Plenty to celebrate, plenty to build on for Martin O'Neill's team
Ireland's achievements of 2016 offer real hope that we can continue to make strong progress
At around 4pm French time on June 26, Irish football felt something that it hadn't felt since 1990, and had never felt prior to that. It was the sudden realisation that something really special could have been on; that we could have been about to witness a genuine watershed moment.
Because, at half-time in the Euro 2016 last-16 match in Lyon, the heavily-fancied hosts were rattled. France were panicking. Their players admitted it afterwards, that angry words were needed in the dressing room. That alone was testament to what Ireland were doing. But they were doing more than rattling the French.
Ireland were leading 1-0 and looking good. It was looking like it could really be on. Ireland were one half of football away from what would have been just the country's second international tournament quarter-final. Had they actually gone and knocked out the hosts to do that, though, it would surely have even surpassed Italia '90.
In the end, it didn't happen, but even the genuine hope that it really was close - and that lasted for almost an hour, given how early Robbie Brady scored that penalty - was enough to elevate 2016 above almost every other year in Irish football history, bar probably the ground-breaking years of 1988 and 1990. What remains so encouraging, though, is that it didn't stop there.
The last 12 months might have been among the worst in the real world since the end of the Cold War, but the national football team were a constant source of solace and celebration, reminding us why sport is all the more important at such times.
Even before Martin O'Neill's side got to Lyon, after all, the team had taken the country to rare heights. Brady's match-winning, qualification-securing header against Italy might not have the significance of Ray Houghton's goals against England and Italy, or David O'Leary's penalty against Romania, but it was up there with Robbie Keane's against Spain and Ronnie Whelan's against the USSR. Look at it this way: it was the sort of thing that had only happened three times before - a goal to directly take the side through to the second stage of a tournament. That it also brought a win against a team such as the Italians - even one putting out a second-string side - and that it was a move of such high quality further raises it.
For once, though, there was no tournament hangover. The team actually built on that campaign and raised their level of achievement, going on to beat Austria in Vienna and thereby claim the most significant away win since Scotland 1987. As a consequence, they finish the year top of a group, another rare feat.
To add to what was happening at the highest end of Irish football, though, there was also what was happening in the domestic league. Dundalk put together something equally historic, by achieving the country's greatest ever continental performance in going so close to qualification from their Europa League group. In doing so, Stephen Kenny has put himself forward as a potential future national team manager, while two Dundalk players, Daryl Horgan and Andy Boyle, got international call-ups.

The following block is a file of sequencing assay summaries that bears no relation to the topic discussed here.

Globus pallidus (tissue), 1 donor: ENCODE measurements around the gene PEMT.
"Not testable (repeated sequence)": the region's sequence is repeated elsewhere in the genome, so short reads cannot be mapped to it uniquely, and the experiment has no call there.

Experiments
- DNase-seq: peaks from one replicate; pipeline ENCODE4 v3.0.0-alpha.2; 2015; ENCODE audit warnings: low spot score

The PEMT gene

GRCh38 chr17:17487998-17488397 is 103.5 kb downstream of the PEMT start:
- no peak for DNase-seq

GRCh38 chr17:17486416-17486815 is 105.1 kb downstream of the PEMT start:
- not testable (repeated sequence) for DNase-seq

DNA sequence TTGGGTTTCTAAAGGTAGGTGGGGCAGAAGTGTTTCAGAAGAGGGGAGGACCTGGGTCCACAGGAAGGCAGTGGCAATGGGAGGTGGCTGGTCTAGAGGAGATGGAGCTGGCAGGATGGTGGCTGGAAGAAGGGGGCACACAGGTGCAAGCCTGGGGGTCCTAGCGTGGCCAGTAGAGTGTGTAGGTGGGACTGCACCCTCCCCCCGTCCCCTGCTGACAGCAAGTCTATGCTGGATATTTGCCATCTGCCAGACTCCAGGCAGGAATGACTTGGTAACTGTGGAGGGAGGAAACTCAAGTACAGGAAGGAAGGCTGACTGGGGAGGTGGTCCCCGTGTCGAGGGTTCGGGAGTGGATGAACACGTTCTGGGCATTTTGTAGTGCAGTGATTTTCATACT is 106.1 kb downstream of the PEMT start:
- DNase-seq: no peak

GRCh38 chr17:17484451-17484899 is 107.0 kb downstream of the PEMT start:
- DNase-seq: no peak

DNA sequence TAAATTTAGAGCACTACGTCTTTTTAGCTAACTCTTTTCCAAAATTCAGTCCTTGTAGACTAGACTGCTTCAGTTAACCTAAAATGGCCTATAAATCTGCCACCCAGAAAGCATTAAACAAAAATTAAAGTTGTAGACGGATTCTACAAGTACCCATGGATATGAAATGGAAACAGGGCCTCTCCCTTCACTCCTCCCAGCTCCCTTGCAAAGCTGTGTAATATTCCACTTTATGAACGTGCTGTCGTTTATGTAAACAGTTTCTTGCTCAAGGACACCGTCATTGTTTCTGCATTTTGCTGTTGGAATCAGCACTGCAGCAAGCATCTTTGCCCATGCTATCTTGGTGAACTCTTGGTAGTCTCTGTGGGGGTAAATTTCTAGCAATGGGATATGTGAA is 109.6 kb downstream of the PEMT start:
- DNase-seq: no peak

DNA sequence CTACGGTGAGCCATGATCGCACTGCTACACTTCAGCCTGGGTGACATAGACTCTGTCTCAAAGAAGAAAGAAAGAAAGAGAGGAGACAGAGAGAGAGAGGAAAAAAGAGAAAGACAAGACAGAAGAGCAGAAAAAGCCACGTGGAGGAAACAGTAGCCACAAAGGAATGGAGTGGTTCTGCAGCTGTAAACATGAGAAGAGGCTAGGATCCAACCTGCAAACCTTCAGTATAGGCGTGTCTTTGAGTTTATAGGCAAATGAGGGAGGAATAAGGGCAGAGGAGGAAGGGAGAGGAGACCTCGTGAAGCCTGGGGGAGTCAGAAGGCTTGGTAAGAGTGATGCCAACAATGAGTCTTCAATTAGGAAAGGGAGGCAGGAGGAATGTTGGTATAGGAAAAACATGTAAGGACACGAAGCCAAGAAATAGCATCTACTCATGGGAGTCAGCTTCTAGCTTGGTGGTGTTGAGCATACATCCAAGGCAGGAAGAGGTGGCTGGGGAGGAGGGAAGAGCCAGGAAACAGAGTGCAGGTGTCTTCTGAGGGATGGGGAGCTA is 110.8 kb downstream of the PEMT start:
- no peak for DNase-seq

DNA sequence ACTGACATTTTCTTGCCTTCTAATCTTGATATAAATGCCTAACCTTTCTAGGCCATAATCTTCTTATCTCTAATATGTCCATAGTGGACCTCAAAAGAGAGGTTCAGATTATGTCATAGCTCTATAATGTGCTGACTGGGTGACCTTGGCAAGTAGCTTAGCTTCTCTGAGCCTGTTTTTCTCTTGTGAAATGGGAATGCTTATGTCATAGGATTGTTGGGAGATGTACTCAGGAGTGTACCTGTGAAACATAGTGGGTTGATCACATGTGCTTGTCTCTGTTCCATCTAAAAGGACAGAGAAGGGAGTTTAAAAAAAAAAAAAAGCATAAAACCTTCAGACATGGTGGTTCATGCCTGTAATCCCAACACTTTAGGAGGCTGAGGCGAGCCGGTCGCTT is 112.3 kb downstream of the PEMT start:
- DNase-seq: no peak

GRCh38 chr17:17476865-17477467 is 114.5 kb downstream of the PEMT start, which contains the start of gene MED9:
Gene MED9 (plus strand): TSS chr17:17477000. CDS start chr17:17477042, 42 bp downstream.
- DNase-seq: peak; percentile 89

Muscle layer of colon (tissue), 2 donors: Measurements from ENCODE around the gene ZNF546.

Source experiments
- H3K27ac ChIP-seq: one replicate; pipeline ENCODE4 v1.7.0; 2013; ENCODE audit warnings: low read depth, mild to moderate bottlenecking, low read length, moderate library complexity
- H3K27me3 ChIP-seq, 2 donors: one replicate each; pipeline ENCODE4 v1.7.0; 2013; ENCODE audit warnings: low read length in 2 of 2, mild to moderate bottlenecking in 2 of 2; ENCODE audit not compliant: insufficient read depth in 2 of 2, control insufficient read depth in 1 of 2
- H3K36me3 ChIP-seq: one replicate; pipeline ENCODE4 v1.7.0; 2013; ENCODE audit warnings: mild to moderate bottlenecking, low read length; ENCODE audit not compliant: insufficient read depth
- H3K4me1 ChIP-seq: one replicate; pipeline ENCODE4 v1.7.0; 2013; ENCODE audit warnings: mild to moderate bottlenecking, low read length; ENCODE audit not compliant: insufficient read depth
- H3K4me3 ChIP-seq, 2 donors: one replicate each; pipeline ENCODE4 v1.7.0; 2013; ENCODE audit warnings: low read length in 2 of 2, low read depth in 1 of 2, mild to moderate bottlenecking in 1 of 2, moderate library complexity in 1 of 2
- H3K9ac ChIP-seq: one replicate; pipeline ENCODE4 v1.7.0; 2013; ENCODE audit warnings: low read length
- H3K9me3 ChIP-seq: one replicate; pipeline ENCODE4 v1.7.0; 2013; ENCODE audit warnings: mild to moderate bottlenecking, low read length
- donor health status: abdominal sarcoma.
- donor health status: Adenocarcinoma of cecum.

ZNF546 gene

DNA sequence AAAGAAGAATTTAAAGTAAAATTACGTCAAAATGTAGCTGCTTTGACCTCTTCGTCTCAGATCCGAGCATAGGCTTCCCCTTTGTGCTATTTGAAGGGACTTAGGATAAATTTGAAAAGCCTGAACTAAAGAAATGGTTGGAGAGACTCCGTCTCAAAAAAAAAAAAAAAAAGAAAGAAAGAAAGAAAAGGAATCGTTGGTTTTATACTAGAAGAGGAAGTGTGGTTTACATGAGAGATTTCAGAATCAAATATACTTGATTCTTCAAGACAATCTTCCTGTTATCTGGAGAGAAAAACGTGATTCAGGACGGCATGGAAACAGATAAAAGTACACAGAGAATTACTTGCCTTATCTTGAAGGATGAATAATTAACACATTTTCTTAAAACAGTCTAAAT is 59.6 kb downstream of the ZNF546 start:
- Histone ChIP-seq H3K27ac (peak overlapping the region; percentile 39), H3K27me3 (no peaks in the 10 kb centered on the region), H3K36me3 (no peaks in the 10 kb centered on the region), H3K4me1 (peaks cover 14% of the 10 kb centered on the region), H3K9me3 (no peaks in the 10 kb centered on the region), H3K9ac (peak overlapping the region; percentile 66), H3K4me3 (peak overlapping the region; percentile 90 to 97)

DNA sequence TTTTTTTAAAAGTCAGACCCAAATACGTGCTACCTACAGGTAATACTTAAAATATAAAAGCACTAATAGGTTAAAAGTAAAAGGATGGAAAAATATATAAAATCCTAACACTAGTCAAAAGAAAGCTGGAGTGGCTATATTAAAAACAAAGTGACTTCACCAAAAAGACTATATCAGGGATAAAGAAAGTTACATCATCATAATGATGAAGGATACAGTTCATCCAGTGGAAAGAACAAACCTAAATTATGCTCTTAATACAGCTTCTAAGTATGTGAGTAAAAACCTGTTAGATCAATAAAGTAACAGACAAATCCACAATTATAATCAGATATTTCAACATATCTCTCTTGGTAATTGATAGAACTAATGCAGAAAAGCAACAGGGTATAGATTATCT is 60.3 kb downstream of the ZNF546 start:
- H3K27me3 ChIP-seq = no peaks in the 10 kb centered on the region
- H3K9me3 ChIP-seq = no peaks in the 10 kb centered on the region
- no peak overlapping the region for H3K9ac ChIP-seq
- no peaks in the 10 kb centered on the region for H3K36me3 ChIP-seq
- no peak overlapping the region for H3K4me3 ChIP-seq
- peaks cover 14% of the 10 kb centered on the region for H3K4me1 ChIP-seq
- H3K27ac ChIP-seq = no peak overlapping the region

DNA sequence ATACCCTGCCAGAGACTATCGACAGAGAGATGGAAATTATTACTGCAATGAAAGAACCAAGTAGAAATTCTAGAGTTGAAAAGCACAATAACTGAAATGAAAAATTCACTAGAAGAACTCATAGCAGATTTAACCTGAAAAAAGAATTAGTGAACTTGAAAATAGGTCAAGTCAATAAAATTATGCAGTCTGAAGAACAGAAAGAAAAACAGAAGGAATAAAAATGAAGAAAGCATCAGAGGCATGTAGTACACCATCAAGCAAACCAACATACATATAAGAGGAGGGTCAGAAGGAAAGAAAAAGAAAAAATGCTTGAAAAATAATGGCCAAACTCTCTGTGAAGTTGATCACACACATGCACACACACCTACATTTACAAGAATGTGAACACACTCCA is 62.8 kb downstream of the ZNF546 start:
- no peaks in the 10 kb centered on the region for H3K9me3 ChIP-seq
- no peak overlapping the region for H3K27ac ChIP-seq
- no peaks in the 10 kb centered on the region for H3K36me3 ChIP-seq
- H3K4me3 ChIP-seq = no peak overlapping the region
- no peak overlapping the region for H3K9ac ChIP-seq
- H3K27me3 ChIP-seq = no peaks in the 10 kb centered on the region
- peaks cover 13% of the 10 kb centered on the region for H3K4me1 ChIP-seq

That the domestic champions managed that is all the more pointed because all of this happened amid - and in spite of - the usual problems this country's football has faced. The League of Ireland still has so many issues, as highlighted by the debate provoked by the recent Brand Report launch. And there are many scouts, coaches and agents who mutter darkly about how 'there's not much coming through' in terms of youth players.
The successes of 2016 shouldn't cause complacency about the work that badly needs to be done to ensure the future of Irish football, or else they will be a series of hollow victories.
At the same time, those successes should also be seen as an inspiration for that work; as a reminder of how this country has overachieved in international football but can still go further.
It is to the credit of all those involved that they have managed so much despite the inherent problems of the game. Martin O'Neill has fashioned one of the country's most competitive teams ever, despite possessing far fewer players at the very elite clubs than at pretty much any stage in the last few decades.
There is a key point here, however, connected to some of the issues in the domestic game. Even if there are few players at the elite clubs, one of the other more understated positives of 2016 has been how many first-choice picks for the Irish team - Darren Randolph, Seamus Coleman, Stephen Ward, Jeff Hendrick, James McClean - are now getting regular football in the Premier League.
Many of them, too, played in the League of Ireland. In fact, of all the players used in 2016, as many came through the domestic competition as either Premier League academies or Championship academies. That is a break from the past, and could be a sign for the future. With the way English academies now have a global outlook, it could well mean more and more players coming up through the League of Ireland, emphasising the need to improve structures in the long term.
There is still the need to keep things going in the short term, too. In the last campaign, Ireland witnessed the dangers of getting ahead of yourself at the first break in a qualification group. Scotland were, according to some close to the Irish squad, ostentatiously confident of qualifying for Euro 2016 as 2014 became 2015, only to collapse before anyone even got to the play-offs.
If Ireland can learn that lesson, 2017 can feature a similar sense of hope. It offers another rare opportunity: to qualify for consecutive tournaments. That is something else that has not happened since 1990.
Sunday Indo Sport